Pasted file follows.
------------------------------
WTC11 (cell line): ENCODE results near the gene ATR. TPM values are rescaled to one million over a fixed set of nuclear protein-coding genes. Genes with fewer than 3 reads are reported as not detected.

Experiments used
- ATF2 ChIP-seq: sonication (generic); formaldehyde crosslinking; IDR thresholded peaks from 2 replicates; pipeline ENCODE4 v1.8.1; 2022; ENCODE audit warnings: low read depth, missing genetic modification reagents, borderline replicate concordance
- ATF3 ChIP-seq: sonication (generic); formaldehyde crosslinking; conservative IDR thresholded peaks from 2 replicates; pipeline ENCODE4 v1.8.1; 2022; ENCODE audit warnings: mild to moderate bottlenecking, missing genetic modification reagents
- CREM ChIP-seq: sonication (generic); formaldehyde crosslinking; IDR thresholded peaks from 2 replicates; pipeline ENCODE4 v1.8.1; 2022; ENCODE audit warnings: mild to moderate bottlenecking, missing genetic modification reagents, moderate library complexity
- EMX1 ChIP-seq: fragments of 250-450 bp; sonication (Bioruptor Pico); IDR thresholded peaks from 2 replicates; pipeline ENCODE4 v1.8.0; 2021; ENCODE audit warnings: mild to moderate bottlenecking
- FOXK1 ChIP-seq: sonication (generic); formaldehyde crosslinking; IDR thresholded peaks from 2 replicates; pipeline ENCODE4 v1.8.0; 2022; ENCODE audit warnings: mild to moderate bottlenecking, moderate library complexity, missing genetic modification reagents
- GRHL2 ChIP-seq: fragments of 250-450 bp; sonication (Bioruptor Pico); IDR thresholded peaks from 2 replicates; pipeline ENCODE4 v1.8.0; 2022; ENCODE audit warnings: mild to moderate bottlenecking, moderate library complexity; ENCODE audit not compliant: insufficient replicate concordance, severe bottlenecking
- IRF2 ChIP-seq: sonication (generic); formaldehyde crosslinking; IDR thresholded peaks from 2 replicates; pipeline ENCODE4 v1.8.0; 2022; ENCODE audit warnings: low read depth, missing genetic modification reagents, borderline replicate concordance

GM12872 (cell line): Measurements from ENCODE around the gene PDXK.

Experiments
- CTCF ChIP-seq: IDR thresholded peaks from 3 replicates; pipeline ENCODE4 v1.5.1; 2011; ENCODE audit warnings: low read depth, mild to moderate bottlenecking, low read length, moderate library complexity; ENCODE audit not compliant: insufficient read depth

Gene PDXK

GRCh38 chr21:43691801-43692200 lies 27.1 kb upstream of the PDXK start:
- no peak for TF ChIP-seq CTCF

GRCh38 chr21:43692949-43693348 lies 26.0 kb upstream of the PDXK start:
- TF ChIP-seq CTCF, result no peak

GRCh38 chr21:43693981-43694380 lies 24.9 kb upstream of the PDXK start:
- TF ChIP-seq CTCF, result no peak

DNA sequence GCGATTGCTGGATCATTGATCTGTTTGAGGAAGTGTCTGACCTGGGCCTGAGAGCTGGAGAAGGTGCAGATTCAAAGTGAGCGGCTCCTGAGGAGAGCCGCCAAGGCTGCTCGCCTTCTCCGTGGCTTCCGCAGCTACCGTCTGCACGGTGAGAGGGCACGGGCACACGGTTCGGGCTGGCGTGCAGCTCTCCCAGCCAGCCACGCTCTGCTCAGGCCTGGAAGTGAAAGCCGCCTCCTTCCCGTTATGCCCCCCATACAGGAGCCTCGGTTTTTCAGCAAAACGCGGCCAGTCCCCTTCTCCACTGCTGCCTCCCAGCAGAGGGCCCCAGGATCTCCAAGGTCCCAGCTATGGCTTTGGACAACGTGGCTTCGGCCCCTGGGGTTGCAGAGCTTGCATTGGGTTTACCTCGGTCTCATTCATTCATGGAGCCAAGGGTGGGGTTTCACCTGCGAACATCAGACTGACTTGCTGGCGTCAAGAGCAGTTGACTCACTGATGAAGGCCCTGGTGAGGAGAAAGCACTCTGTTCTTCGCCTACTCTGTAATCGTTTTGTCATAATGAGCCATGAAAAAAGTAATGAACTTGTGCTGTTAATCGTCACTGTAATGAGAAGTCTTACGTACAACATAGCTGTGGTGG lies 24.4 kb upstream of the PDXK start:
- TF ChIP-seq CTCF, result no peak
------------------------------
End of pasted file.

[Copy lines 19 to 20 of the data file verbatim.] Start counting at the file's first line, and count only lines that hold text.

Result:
- TF ChIP-seq CTCF, result no peak

DNA sequence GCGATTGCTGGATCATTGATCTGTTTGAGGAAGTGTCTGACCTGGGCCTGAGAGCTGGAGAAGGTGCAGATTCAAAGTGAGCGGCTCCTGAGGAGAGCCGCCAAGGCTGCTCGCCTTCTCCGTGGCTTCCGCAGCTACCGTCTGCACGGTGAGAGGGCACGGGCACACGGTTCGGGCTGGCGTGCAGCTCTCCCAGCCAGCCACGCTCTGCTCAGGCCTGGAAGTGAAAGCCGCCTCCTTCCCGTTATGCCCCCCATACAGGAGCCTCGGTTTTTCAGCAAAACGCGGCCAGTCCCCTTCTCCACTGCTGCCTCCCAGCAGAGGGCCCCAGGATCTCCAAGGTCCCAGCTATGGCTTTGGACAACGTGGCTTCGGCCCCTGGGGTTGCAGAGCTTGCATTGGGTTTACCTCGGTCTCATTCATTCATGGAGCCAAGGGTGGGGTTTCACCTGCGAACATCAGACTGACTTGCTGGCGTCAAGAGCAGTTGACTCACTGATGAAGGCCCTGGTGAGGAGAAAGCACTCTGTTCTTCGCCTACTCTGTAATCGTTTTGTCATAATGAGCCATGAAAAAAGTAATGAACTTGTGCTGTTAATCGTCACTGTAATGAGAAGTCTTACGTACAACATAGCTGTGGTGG lies 24.4 kb upstream of the PDXK start: